Drivers urged to make safety a priority in the New Year
Motorists have been urged to put road safety at the front of their minds with this year’s road toll exceeding 2014’s record low by 19 deaths.
Main Roads and Road Safety Minister Mark Bailey said, as at midnight last night, Queensland’s annual road toll was 242.
“While 2014’s Queensland road toll was the lowest ever recorded it’s disappointing that we could not reduce the number of fatalities even further in 2015,” Mr Bailey said.
This year’s road toll is the second lowest since records were first started in 1952. Across Australia there have been slight increases in the most populous states of New South Wales and Victoria.
“This heart-wrenching tally of 242 is a sober reminder that we all need to think safety first,” Mr Bailey said.
“As we begin the New Year, I urge Queenslanders to no longer accept this avoidable and tragic loss. It is up to each individual to take responsibility for their behaviour on the roads.”
The Palaszczuk Government is committed to road safety and driving the road toll down.
In August, the Government released its new Road Safety Strategy and Action Plan to reduce injury and curb the state’s road toll. The strategy sets a target to reduce the road toll below 200 by 2020 and reduce the number of hospitalisations from road crashes.
“Our goal is to eventually reduce the number of deaths on our roads to zero,” Mr Bailey said.
“This year we have commissioned education campaigns to reduce the number of distracted drivers, increase awareness of the dangers of driving in flood waters, target motorcycle rider safety and promote dry drivers.”
Tips to stay safe on the roads:
- Plan ahead to avoid driving after drinking – organise a lift, catch a cab or public transport, designate a driver or stay at a mate’s place.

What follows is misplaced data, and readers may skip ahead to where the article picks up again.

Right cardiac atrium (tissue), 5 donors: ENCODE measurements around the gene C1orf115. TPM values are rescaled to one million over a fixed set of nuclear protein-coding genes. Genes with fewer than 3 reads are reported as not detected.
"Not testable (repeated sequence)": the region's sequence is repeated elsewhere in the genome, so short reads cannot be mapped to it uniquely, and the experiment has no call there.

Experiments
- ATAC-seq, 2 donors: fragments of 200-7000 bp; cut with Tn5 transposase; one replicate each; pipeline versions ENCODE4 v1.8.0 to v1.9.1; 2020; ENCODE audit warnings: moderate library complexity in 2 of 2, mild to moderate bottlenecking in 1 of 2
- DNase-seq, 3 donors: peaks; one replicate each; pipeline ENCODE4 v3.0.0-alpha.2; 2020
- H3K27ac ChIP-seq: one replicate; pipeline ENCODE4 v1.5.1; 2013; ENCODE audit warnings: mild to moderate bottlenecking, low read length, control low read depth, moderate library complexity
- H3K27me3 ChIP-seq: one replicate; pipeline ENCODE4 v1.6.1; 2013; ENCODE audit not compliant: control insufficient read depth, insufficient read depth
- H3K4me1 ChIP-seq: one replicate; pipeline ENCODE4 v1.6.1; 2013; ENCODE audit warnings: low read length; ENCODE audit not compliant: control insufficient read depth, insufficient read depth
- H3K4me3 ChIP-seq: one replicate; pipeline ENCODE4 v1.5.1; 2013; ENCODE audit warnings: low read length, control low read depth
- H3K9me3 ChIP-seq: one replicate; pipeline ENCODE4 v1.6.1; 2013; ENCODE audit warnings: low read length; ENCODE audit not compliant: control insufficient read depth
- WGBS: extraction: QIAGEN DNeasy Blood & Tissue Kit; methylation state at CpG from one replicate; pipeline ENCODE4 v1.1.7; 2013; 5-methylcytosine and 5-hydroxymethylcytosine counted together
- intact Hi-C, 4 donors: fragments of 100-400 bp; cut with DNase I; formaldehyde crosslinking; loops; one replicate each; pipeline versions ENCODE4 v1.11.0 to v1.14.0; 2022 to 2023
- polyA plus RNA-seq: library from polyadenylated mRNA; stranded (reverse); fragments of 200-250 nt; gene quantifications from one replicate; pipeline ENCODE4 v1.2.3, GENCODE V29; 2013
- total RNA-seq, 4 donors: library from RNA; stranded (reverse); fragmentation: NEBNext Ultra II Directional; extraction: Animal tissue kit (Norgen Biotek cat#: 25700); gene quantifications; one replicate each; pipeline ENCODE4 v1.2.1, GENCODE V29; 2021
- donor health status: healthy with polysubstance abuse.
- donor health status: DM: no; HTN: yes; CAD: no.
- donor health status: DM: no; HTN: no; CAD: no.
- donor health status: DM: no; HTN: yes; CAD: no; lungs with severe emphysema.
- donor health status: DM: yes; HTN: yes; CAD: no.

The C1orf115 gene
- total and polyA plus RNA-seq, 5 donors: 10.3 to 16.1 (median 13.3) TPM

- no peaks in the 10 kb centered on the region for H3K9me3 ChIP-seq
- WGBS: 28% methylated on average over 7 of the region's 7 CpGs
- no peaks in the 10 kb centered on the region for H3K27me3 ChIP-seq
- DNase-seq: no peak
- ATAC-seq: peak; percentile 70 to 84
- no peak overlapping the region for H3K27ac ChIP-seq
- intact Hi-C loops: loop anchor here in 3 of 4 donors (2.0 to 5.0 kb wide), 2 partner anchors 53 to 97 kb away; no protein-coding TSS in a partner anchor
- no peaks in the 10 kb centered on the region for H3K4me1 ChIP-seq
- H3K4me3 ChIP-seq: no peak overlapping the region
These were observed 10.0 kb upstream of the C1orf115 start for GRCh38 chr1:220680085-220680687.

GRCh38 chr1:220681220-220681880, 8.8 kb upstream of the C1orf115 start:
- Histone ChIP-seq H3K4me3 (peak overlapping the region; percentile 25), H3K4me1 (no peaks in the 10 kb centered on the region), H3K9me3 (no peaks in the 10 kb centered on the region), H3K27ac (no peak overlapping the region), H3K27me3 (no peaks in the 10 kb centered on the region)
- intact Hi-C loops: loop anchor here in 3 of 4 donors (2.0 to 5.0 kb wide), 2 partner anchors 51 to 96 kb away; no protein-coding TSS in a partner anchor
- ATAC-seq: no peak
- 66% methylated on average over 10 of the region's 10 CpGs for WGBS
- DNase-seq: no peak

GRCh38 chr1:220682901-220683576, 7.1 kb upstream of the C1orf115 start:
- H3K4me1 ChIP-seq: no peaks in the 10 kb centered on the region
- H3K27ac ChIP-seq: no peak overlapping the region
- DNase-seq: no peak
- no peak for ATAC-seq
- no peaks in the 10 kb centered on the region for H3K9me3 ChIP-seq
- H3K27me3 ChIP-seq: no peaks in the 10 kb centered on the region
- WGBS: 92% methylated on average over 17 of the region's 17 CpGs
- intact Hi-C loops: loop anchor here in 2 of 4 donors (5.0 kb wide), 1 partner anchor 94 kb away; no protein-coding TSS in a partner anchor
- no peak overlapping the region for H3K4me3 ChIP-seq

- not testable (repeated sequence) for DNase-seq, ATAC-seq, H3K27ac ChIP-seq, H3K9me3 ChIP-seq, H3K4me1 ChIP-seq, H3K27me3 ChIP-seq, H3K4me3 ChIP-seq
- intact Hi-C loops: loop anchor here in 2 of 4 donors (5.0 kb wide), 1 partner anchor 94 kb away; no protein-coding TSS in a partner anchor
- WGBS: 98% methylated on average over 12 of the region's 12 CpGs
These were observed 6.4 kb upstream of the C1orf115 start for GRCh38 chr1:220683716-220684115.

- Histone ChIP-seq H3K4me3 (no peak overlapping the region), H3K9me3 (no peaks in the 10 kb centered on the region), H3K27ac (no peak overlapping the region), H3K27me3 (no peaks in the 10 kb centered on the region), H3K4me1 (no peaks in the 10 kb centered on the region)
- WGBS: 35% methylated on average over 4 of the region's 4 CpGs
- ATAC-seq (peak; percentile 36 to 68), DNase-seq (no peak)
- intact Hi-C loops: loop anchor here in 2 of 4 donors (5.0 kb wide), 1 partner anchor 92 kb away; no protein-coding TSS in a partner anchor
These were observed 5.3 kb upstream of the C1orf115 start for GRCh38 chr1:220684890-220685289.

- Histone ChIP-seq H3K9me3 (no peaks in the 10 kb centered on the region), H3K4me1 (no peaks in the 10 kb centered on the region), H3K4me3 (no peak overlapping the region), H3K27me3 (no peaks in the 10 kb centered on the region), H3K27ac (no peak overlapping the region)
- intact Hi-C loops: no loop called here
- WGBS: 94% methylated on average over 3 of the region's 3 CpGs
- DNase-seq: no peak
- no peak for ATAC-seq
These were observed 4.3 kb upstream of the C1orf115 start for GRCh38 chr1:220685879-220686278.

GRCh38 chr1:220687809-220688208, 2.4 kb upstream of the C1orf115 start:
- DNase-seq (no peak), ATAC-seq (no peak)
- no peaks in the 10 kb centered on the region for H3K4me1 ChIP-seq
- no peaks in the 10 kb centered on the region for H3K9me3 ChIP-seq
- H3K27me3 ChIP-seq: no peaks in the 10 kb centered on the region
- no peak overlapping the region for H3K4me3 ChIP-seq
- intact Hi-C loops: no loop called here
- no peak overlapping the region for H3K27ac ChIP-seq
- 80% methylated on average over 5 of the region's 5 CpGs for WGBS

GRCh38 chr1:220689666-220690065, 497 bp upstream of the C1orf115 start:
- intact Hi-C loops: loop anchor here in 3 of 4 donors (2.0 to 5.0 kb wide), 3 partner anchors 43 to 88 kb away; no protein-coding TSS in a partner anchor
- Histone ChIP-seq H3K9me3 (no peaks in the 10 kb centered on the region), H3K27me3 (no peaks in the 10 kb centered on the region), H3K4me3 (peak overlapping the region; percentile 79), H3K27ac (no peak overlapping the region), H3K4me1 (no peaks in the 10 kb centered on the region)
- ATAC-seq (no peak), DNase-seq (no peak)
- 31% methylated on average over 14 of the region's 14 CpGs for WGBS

- Never use your phone while driving – it is little different to driving drunk.
- Don’t rush – stick to the speed limit and allow extra time for your journey.
- Get a good night’s sleep before you hit the road and make sure you take regular breaks on long trips – fatigue kills.
- Always buckle up.
- Drive to the conditions – increase your following distance and drive slower than the signed speed limit if stuck in bad weather (or delay your trip until the weather clears).
- Remember – if it’s flooded, forget it.
For more safety information visit www.tmr.qld.gov.au.
Mr Bailey also urged more road users to Join the Drive to Save Lives by visiting www.jointhedrive.qld.gov.au.
Road Safety Initiatives 2015
- Safer Roads, Safer Queensland forum (April)
- New skills-based learner practical driver test (June)
- Targeted motorcycle safety ads - The Perfect Ride (June)
- Release of a discussion paper on motorcycle licensing reforms, including the implementation of pre-learner training courses (August)
- Road Safety Action Plan and Strategy launched (August/September)
- Double Demerits for repeat mobile phone use offenders while driving (September)
- “If Its Flooded Forget It” ad campaign launched (November)
- Co-lab Youth Innovation Competition – youth initiated road safety innovation winners announced (October)
- Citizens Taskforce to develop innovative road safety solutions met for the first time (November)
- Christmas Dry Driver ad campaign (December)
- Road safety campaigns throughout the year, and will continue over the remainder of the school holiday period.
Road Safety Initiatives 2016-2017
- Over the next two years the Palaszczuk Government will deliver more than $500 million on road safety programs including:
o Improved road infrastructure targeting highest risk locations
o Rolling out the ‘Wide Centreline’ highway project
o Motorcycle licencing reforms
o Citizens Task Force to deliver proposals
- Young Driver Safety Campaign “Settle Down Stallion” from Co-lab to be launched on digital media.
- The Government has a number of initiatives to address speeding including:
o The installation of 4 new point to point speed cameras and 10 red light/speed cameras over the next 2 years to enhance the current program. (These cameras will be installed at locations that have a history of speed-related crashes or crashes involving motorists disobeying traffic lights.)
o The Government is also continuing to address speeding in school zones and will install flashing school zone signs at a further 200 school zones in the next two years.